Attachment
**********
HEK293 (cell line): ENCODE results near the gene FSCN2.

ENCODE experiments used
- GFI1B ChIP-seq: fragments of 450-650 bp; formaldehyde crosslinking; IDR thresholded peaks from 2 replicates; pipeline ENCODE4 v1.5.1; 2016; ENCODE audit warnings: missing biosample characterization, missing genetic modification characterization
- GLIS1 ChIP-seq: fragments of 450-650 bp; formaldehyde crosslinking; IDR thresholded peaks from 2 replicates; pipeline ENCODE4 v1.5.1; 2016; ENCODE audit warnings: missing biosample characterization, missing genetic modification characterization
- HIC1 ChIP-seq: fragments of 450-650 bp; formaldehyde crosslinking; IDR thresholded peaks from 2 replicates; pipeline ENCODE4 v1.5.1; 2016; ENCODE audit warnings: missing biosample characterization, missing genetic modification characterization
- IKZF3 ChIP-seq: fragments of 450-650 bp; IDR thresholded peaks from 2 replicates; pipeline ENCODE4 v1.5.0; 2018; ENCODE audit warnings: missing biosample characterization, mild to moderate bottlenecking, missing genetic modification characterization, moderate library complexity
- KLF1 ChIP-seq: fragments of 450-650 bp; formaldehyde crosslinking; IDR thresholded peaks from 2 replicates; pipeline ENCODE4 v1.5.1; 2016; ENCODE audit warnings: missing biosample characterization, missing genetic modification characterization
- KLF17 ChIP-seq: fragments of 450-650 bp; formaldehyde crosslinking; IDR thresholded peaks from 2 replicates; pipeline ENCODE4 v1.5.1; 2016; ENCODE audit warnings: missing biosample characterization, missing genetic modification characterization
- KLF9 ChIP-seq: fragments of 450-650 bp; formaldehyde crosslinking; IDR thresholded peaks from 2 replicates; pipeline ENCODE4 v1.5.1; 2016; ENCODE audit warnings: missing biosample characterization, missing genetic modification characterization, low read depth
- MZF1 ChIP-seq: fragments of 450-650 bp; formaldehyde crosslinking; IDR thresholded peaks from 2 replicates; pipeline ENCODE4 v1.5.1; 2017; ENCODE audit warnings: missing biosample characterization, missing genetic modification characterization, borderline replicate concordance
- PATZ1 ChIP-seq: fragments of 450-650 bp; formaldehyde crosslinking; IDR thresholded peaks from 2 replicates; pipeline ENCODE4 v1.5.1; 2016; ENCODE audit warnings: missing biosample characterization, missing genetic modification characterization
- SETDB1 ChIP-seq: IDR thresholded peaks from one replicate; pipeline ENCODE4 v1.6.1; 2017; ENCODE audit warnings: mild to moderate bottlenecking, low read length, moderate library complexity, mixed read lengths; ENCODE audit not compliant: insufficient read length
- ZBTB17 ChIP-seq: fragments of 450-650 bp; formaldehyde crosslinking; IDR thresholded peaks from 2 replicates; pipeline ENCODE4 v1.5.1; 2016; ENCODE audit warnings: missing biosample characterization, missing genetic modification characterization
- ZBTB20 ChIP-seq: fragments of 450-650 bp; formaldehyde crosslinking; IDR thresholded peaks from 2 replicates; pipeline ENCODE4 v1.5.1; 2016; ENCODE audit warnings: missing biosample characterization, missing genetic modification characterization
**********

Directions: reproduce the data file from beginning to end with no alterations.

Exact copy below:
HEK293 (cell line): ENCODE results near the gene FSCN2.

ENCODE experiments used
- GFI1B ChIP-seq: fragments of 450-650 bp; formaldehyde crosslinking; IDR thresholded peaks from 2 replicates; pipeline ENCODE4 v1.5.1; 2016; ENCODE audit warnings: missing biosample characterization, missing genetic modification characterization
- GLIS1 ChIP-seq: fragments of 450-650 bp; formaldehyde crosslinking; IDR thresholded peaks from 2 replicates; pipeline ENCODE4 v1.5.1; 2016; ENCODE audit warnings: missing biosample characterization, missing genetic modification characterization
- HIC1 ChIP-seq: fragments of 450-650 bp; formaldehyde crosslinking; IDR thresholded peaks from 2 replicates; pipeline ENCODE4 v1.5.1; 2016; ENCODE audit warnings: missing biosample characterization, missing genetic modification characterization
- IKZF3 ChIP-seq: fragments of 450-650 bp; IDR thresholded peaks from 2 replicates; pipeline ENCODE4 v1.5.0; 2018; ENCODE audit warnings: missing biosample characterization, mild to moderate bottlenecking, missing genetic modification characterization, moderate library complexity
- KLF1 ChIP-seq: fragments of 450-650 bp; formaldehyde crosslinking; IDR thresholded peaks from 2 replicates; pipeline ENCODE4 v1.5.1; 2016; ENCODE audit warnings: missing biosample characterization, missing genetic modification characterization
- KLF17 ChIP-seq: fragments of 450-650 bp; formaldehyde crosslinking; IDR thresholded peaks from 2 replicates; pipeline ENCODE4 v1.5.1; 2016; ENCODE audit warnings: missing biosample characterization, missing genetic modification characterization
- KLF9 ChIP-seq: fragments of 450-650 bp; formaldehyde crosslinking; IDR thresholded peaks from 2 replicates; pipeline ENCODE4 v1.5.1; 2016; ENCODE audit warnings: missing biosample characterization, missing genetic modification characterization, low read depth
- MZF1 ChIP-seq: fragments of 450-650 bp; formaldehyde crosslinking; IDR thresholded peaks from 2 replicates; pipeline ENCODE4 v1.5.1; 2017; ENCODE audit warnings: missing biosample characterization, missing genetic modification characterization, borderline replicate concordance
- PATZ1 ChIP-seq: fragments of 450-650 bp; formaldehyde crosslinking; IDR thresholded peaks from 2 replicates; pipeline ENCODE4 v1.5.1; 2016; ENCODE audit warnings: missing biosample characterization, missing genetic modification characterization
- SETDB1 ChIP-seq: IDR thresholded peaks from one replicate; pipeline ENCODE4 v1.6.1; 2017; ENCODE audit warnings: mild to moderate bottlenecking, low read length, moderate library complexity, mixed read lengths; ENCODE audit not compliant: insufficient read length
- ZBTB17 ChIP-seq: fragments of 450-650 bp; formaldehyde crosslinking; IDR thresholded peaks from 2 replicates; pipeline ENCODE4 v1.5.1; 2016; ENCODE audit warnings: missing biosample characterization, missing genetic modification characterization
- ZBTB20 ChIP-seq: fragments of 450-650 bp; formaldehyde crosslinking; IDR thresholded peaks from 2 replicates; pipeline ENCODE4 v1.5.1; 2016; ENCODE audit warnings: missing biosample characterization, missing genetic modification characterization